Skip to content

Niagara Whirlpool Earthcache EarthCache

Hidden : 03/23/2005
1 out of 5
1 out of 5

Size: Size:   not chosen (not chosen)

Join now to view geocache location details. It's free!


How Geocaching Works

Please note Use of services is subject to the terms and conditions in our disclaimer.

Geocache Description:

The Whirlpool Rapids consist of 4 kilometers of 3-5 meter standing waves, making this stretch of whitewater the largest/finest series of standing waves in North America. These standing waves are thought to be caused not by rock obstructions on the bottom of the river, which is probably swept clean here, but by the sheer force (volume and speed) of the water being forced through the narrowing of the gorge at this point.

From here the water races into a part of the river called the Eddy Basin, which in turn opens out into the Whirlpool. The 90 degree turn in the river is the point at which a geological catastrophe began 4,500 years ago. Here the Falls intersected the ancient St. David’s Gorge. Today the 90 degree turn in the river provides a unique view of two worldclass whitewater rapids: upriver, the Class VI Whirlpool Rapids, and downriver, the Class V Devil’s Hole Rapids.

Thirty-seven million (37,000,000) gallons of water per minute are flowing through the whirlpool when the rate of flow is 100,000 cubic feet per second. At times of extreme low water, caused by a combination of natural conditions and increased diversion of water for electric power generation, the whirpool shows no circular motion at all and becomes a “whirlpool” in name only. When the flow of the river goes below 62,000 cubic feet per second the direction of the flow becomes clockwise, influenced by the sandstone ledge which exists under the entrance on the whirlpool’s right side.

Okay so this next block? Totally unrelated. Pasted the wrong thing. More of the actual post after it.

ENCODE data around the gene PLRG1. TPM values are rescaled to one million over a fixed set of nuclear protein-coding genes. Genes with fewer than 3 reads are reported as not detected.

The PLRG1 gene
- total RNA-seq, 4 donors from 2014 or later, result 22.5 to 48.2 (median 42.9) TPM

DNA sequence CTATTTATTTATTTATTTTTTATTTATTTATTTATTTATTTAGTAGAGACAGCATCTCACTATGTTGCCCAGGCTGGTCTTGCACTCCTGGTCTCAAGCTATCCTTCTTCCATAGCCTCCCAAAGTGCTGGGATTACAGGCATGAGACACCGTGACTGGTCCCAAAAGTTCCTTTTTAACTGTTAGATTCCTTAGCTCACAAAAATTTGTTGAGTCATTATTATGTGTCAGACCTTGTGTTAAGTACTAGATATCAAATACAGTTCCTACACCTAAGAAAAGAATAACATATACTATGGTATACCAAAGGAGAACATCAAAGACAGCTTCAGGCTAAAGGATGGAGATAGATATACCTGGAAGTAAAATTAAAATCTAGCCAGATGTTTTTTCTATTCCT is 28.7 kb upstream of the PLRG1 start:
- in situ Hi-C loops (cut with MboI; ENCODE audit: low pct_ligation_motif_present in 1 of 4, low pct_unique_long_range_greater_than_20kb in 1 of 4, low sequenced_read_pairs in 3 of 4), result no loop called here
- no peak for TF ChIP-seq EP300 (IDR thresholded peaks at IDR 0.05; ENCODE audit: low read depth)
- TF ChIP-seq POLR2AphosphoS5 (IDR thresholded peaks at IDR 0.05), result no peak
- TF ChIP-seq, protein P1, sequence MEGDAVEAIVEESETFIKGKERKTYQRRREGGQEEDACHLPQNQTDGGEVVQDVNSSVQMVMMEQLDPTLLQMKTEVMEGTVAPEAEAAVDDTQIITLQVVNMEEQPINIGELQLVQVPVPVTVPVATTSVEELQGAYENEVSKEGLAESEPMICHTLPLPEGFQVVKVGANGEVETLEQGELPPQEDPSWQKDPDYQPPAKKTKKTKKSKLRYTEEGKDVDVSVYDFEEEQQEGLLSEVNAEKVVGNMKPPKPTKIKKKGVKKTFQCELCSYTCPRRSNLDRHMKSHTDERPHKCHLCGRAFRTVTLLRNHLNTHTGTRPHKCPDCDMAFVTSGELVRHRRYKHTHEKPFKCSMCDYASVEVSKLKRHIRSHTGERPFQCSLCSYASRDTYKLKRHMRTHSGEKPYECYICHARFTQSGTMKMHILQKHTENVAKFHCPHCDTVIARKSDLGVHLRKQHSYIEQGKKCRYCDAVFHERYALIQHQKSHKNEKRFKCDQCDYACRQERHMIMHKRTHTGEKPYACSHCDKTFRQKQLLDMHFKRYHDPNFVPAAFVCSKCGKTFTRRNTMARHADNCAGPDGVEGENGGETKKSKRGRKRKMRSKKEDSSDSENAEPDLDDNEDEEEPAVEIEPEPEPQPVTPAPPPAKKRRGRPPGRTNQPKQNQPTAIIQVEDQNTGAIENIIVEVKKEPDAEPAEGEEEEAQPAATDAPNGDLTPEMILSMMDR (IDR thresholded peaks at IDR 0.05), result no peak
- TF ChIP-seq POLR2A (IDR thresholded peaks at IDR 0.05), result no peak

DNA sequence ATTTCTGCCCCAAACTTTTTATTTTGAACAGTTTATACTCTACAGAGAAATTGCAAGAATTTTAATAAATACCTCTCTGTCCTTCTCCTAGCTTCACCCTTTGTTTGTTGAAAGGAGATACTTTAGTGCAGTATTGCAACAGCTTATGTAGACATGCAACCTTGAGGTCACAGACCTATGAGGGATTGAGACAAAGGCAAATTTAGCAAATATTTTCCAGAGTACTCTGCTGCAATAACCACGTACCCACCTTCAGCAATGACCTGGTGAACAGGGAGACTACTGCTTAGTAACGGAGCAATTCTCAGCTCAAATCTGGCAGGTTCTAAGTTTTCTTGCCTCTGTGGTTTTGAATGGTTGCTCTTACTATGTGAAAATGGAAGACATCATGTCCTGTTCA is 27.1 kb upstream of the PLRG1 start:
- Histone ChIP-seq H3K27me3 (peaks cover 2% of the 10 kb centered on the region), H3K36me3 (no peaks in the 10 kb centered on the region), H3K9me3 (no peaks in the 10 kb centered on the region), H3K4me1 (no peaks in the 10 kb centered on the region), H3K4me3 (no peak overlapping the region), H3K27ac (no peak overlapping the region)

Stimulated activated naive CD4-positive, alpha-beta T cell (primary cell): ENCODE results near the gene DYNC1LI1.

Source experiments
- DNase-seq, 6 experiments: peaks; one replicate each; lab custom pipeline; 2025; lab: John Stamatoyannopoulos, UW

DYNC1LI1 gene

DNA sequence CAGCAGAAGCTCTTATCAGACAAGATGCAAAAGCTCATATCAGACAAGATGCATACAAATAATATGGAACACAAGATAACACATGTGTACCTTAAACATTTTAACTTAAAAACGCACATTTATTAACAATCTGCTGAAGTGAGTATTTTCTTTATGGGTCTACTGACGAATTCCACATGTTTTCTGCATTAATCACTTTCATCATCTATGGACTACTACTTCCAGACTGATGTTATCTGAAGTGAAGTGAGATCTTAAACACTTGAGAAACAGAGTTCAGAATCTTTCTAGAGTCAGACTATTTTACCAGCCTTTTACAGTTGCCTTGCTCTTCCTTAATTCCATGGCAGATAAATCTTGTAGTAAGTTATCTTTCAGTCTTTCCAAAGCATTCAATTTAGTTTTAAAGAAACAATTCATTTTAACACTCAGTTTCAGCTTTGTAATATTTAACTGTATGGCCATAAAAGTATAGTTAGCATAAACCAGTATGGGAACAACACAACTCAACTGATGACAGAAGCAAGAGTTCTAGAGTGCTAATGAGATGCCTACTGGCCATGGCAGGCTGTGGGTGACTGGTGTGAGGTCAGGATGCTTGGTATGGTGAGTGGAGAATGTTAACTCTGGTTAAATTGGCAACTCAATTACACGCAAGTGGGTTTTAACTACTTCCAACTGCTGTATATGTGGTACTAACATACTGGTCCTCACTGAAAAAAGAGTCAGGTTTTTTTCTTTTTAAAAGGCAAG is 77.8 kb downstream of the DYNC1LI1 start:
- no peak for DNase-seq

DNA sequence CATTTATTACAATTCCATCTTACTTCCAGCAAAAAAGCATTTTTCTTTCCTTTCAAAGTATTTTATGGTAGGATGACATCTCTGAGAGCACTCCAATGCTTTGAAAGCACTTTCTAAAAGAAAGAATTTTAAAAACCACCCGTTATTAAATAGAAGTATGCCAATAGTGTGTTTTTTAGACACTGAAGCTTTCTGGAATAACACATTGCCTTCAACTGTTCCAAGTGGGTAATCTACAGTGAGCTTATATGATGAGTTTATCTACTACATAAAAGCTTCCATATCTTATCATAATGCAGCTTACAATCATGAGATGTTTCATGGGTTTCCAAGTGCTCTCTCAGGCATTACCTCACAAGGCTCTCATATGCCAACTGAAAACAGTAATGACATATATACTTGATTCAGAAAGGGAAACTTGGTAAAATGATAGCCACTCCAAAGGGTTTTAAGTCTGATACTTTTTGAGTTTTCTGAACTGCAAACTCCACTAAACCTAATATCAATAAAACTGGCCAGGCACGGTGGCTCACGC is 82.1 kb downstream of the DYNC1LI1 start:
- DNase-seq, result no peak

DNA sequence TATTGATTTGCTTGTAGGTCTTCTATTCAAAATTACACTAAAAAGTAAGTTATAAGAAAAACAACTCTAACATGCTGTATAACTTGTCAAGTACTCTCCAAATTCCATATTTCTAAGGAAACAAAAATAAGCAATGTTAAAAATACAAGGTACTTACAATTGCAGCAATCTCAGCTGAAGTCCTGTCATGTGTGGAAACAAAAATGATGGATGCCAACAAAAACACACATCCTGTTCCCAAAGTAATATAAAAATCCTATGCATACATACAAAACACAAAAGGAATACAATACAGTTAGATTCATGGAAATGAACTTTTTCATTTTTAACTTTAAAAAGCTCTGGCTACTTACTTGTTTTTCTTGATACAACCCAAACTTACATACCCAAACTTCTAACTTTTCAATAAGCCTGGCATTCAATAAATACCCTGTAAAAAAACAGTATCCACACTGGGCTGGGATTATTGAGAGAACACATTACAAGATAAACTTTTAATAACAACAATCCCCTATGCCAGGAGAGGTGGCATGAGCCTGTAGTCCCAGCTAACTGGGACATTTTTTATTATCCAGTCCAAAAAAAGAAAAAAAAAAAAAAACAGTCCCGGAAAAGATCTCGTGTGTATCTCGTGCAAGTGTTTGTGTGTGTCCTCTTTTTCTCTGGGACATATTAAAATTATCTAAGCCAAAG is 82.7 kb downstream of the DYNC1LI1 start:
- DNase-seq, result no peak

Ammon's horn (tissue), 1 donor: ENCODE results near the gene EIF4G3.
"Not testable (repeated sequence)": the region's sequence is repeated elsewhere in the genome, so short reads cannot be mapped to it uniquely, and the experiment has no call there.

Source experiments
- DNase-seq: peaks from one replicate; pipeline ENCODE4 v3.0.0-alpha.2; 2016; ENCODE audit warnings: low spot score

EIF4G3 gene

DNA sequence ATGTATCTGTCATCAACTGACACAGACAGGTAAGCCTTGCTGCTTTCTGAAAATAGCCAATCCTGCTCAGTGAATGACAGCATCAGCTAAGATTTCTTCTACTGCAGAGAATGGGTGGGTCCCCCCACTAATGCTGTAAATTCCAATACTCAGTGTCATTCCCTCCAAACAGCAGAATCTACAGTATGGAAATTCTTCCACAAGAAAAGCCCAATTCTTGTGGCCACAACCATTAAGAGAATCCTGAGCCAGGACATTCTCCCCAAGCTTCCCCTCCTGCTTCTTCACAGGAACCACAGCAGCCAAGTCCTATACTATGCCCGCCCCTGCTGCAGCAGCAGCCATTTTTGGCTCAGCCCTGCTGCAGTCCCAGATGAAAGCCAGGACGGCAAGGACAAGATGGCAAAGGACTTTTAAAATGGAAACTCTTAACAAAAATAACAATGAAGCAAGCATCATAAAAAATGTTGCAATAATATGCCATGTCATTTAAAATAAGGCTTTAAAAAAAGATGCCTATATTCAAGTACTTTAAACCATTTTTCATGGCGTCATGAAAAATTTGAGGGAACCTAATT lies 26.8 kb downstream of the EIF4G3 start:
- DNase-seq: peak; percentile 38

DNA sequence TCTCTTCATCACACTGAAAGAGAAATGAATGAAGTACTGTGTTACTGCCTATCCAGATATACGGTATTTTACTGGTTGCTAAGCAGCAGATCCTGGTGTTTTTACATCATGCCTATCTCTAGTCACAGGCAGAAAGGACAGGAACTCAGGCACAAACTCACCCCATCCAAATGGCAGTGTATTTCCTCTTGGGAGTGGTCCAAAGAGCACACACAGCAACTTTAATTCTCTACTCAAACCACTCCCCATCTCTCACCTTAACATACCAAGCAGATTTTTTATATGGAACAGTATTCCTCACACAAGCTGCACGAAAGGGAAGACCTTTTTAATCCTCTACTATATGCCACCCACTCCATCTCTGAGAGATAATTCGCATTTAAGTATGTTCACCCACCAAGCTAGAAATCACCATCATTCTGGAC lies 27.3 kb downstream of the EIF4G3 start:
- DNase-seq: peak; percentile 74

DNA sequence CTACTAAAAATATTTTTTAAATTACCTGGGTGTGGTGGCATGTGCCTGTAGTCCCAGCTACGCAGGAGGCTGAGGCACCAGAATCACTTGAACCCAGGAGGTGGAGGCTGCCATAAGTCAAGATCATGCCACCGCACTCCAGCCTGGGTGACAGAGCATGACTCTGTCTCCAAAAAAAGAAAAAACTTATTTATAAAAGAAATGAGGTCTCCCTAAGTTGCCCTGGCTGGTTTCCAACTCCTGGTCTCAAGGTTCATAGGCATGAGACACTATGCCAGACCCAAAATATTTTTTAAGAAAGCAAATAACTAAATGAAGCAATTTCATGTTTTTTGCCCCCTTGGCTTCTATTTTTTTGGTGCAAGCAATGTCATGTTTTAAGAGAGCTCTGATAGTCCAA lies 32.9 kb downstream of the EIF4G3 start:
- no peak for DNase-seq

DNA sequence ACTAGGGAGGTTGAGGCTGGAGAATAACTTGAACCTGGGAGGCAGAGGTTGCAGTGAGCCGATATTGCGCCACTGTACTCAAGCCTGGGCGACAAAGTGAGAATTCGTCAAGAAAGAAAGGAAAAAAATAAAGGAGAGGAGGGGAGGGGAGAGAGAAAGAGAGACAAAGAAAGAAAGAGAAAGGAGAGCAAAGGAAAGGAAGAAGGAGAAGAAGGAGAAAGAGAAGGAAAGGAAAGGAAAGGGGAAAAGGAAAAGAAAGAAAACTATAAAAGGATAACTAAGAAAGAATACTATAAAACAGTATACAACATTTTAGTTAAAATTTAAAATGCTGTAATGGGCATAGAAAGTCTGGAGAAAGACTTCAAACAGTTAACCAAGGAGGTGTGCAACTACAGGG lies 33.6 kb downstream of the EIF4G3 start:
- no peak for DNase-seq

But there’s more than Ice Age history here. This site also provides visitors with an excellent view of the 410-million year old rock layers of the Niagara Gorge. In these strata, infused under the sun with buff, rust, lavender and green, are the epic stories of plate tectonics, mountain-building, and fossils of marine creatures once alive, now gone forever.

The requirements for this cache have changed. Keep those pictures coming in, I love to see your smiling faces, but I need you to do some observations for me. Depending on when you visit the whirlpool, it may be spinning clockwise, counter clockwise, or may not be moving at all. To log your find I would like you to post the time you visited the cache, and the direction of the rotation. You may have to look closely as sometimes it mat be hard to see.

Congratulations to Mikey-Likes-It for being finder 1,000.

Additional Hints (No hints available.)